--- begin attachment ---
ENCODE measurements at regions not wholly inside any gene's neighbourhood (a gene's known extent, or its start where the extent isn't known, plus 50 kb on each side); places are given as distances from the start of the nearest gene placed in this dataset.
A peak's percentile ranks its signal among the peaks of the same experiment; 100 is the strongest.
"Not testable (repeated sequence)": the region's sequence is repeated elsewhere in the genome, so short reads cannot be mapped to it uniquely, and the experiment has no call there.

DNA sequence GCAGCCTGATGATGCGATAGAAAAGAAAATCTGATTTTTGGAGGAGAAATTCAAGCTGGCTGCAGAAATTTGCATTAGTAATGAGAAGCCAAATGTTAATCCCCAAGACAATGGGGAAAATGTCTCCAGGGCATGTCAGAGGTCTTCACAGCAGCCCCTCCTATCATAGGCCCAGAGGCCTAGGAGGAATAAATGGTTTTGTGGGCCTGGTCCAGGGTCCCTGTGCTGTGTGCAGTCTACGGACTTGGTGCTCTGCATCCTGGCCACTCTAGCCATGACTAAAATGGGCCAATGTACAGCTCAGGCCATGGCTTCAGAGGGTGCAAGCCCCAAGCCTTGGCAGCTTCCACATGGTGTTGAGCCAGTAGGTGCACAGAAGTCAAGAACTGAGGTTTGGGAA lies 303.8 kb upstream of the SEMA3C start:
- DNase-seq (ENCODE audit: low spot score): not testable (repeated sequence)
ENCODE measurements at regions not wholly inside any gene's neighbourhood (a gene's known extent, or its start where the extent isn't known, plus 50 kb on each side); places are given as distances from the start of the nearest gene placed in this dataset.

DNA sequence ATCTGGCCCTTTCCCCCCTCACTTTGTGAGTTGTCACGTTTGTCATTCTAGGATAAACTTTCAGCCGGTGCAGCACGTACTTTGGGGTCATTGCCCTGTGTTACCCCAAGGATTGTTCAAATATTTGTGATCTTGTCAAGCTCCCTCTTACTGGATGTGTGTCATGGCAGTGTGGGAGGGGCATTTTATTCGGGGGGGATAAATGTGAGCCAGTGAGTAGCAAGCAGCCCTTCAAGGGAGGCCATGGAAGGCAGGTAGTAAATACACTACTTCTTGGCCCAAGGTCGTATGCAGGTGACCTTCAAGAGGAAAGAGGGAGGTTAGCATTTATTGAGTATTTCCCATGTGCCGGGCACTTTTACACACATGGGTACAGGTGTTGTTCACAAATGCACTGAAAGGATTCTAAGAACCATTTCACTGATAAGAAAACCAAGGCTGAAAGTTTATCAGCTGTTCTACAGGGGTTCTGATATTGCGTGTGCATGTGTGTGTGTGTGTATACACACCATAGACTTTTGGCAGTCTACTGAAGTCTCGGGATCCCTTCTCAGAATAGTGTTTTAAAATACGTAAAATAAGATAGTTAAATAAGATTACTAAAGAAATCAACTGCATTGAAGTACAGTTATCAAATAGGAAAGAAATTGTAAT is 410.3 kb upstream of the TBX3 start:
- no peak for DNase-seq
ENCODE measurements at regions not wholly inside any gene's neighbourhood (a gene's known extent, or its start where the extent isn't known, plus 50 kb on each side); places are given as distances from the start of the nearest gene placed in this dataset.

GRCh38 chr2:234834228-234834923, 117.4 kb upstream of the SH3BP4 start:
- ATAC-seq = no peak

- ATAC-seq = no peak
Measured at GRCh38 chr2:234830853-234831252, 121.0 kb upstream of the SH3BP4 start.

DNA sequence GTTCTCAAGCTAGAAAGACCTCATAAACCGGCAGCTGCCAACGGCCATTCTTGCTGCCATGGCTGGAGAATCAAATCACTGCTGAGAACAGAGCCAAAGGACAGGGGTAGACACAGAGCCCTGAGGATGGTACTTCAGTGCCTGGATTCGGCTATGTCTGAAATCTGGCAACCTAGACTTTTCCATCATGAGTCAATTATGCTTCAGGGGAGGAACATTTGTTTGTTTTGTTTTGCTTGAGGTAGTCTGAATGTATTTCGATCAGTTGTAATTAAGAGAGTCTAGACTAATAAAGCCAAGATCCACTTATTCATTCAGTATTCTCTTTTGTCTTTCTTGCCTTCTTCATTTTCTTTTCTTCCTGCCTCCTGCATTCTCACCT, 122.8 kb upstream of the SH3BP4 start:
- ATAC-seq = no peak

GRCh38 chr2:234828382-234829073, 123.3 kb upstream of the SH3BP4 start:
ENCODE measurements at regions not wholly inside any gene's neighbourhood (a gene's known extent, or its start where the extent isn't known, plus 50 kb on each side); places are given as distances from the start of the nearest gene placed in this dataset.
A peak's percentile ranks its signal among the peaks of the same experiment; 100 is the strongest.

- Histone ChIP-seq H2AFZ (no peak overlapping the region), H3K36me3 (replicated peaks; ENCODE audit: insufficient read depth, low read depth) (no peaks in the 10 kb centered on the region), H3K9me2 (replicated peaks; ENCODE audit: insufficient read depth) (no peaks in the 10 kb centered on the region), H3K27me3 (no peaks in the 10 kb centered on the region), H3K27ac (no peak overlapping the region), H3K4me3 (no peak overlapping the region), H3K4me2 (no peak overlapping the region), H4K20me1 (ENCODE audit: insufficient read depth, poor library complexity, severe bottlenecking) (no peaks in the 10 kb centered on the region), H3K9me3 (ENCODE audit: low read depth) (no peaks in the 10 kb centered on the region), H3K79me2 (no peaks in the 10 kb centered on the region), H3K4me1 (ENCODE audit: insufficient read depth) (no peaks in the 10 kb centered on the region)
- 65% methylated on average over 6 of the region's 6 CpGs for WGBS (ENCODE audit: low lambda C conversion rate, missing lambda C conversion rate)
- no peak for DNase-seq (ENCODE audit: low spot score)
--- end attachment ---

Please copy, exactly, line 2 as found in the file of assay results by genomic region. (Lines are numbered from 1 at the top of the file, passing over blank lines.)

A peak's percentile ranks its signal among the peaks of the same experiment; 100 is the strongest.